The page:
Persistent Lyme Arthritis and Post– Lyme Disease Syndrome

In the United States, approximately 10% of patients who have objective evidence of Lyme and have completed treatment for B. burgdorferi sensu lato experience an antibiotic-refractory Lyme arthritis that is defined as persistent synovitis for greater than 1 month (following a 60-day course of oral doxycycline) or 2 months (following a standard course of intravenous ceftriaxone) duration despite negative PCR testing on synovial fluid. Persistent Lyme arthritis is a distinct entity from the post–Lyme disease syndrome (also referred as chronic Lyme disease) in which patients may experience nonspecific symptoms (e.g., arthralgia, concentration difficulties, fatigue, headache, memory deficits, or myalgia) with or without clinical or laboratory evidence of Lyme disease. Whereas advocates of the term chronic Lyme disease suggest a latent intracellular infection that may require months to years of antimicrobial therapy for eradication, critics suggest that continued symptoms are explained by an autoimmune response that is triggered by an association between Lyme disease and certain human leukocyte antigen (HLA) haplotypes (e.g., HLA-DR4). Recent evidence from a mouse model of Lyme disease proposes that the persistence of inflammatory spirochete antigens, but not infectious live bacteria, in close association with cartilage may also provide an explanation of the nonspecific musculoskeletal symptoms associated with antibiotic-refractory Lyme arthritis. Although controversy exists regarding the pathogenesis and treatment of post–Lyme disease syndrome, or chronic Lyme disease, four randomized clinical trials found no evidence that prolonged antibiotic therapy provided benefit in long-term symptom remission. Currently, the American Academy of Pediatrics, American Academy of Neurology, American College of Rheumatology, and IDSA do not recommend prolonged antibiotic therapy for chronic Lyme disease.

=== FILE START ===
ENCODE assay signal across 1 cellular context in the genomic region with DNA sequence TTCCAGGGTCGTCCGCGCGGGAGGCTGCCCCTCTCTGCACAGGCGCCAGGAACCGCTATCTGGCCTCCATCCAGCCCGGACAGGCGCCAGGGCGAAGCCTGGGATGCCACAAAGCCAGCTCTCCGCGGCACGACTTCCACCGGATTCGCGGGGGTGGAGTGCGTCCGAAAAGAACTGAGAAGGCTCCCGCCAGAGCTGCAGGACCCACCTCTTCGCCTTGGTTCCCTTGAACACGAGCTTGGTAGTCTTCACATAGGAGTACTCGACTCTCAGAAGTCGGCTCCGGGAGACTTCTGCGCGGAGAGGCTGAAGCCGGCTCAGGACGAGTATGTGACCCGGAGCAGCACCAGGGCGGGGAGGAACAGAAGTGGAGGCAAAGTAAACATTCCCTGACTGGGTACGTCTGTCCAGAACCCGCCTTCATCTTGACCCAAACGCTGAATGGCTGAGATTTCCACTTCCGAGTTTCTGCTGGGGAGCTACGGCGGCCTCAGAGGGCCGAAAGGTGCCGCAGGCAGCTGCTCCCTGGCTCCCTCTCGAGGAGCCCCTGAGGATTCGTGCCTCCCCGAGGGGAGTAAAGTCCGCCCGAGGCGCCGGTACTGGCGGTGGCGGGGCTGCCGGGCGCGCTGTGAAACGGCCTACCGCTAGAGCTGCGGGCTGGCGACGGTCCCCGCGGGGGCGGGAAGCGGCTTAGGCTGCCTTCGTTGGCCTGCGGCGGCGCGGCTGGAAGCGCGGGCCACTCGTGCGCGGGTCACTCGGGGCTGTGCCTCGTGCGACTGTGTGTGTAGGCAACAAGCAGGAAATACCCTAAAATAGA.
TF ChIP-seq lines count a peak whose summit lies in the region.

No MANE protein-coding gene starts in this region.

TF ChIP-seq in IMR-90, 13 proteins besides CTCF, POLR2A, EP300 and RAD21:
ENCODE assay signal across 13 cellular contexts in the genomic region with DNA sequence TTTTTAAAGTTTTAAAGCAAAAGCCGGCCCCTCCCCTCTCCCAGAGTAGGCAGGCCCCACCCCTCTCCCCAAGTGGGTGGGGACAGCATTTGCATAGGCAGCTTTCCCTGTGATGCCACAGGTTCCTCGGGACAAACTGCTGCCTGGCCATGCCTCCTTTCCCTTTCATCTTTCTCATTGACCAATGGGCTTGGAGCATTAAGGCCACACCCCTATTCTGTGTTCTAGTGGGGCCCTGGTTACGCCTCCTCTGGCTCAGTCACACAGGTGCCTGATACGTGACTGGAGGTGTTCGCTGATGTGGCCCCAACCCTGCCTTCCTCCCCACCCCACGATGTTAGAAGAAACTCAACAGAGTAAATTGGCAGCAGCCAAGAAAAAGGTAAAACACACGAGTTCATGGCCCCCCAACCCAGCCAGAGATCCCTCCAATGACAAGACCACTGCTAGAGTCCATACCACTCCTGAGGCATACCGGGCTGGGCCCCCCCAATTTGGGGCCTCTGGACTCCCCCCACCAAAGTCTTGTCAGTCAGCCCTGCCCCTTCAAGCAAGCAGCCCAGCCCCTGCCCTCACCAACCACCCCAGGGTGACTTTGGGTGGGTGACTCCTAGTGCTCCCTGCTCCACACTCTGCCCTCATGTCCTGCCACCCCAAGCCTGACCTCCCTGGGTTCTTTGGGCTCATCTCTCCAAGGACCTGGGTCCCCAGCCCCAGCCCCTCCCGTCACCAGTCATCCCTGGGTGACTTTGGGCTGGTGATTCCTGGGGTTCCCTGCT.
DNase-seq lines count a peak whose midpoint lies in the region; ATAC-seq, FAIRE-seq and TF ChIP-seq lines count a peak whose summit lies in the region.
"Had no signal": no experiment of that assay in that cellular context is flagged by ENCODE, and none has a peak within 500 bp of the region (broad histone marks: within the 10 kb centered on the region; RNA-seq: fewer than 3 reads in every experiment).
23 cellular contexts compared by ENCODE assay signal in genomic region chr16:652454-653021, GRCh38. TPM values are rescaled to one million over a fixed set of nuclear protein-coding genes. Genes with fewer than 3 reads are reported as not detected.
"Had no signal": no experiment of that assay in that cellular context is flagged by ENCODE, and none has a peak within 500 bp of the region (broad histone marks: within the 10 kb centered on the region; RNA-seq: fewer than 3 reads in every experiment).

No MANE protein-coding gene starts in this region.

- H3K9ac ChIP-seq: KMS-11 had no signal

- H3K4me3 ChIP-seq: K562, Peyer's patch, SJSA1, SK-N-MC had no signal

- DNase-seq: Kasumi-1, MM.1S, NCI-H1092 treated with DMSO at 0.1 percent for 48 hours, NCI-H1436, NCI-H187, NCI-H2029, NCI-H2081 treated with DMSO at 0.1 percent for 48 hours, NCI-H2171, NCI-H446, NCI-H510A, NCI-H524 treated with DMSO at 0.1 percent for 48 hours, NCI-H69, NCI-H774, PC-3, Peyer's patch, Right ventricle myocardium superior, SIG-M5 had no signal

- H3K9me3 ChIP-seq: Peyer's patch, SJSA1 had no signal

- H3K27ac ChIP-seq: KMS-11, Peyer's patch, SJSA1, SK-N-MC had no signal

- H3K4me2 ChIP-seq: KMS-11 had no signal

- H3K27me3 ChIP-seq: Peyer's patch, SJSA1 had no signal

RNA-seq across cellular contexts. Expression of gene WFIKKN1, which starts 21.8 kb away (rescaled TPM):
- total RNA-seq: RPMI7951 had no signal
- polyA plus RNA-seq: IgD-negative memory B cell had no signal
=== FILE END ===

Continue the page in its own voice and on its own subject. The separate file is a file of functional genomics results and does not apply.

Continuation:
Prevention

Vaccination for Lyme disease is currently unavailable as a preventive measure for humans. LYMErix (SmithKline Beecham Biologicals, Philadelphia, PA), a recombinant lipoprotein outer-surface protein A vaccine, was removed from the market in 2002 due to limited demand; therefore, vaccination for Lyme disease is unavailable as a preventive measure for humans. Currently, the best preventive measures are represented by avoidance of areas with high tick burden (e.g., wooded or grassy areas with a large deer population) and personal protective measures (e.g., bathing following outdoor activities, frequent body checks for ticks, and wearing light-colored protective clothing and tick repellants [diethyltoluamide, DEET]).

Removal of ticks within 24 hours of attachment using fine-tipped forceps (with care taken to grasp the tick as close to the skin as possible without compressing the body) can also prevent the acquisition of Lyme disease. Antibiotic prophylaxis, using a single 200-mg dose of doxycycline (Vibramycin)1 within 72 hours of tick removal, in adults and children 8 years or older has been recommended in the United States for engorged ticks that have been attached for 36 hours or longer. Amoxicillin (Amoxil)1 prophylaxis is not recommended in persons in whom doxycycline is contraindicated (e.g., pregnant and breastfeeding women, and children younger than 8 years) due to insufficient data on dose, duration, and efficacy.